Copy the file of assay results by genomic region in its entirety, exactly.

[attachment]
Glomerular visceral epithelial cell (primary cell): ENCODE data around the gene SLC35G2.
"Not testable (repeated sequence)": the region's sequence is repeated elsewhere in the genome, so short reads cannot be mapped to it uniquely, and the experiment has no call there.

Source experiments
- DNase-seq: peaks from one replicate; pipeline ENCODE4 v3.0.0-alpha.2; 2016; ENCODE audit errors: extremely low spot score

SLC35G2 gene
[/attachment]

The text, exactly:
Glomerular visceral epithelial cell (primary cell): ENCODE data around the gene SLC35G2.
"Not testable (repeated sequence)": the region's sequence is repeated elsewhere in the genome, so short reads cannot be mapped to it uniquely, and the experiment has no call there.

Source experiments
- DNase-seq: peaks from one replicate; pipeline ENCODE4 v3.0.0-alpha.2; 2016; ENCODE audit errors: extremely low spot score

SLC35G2 gene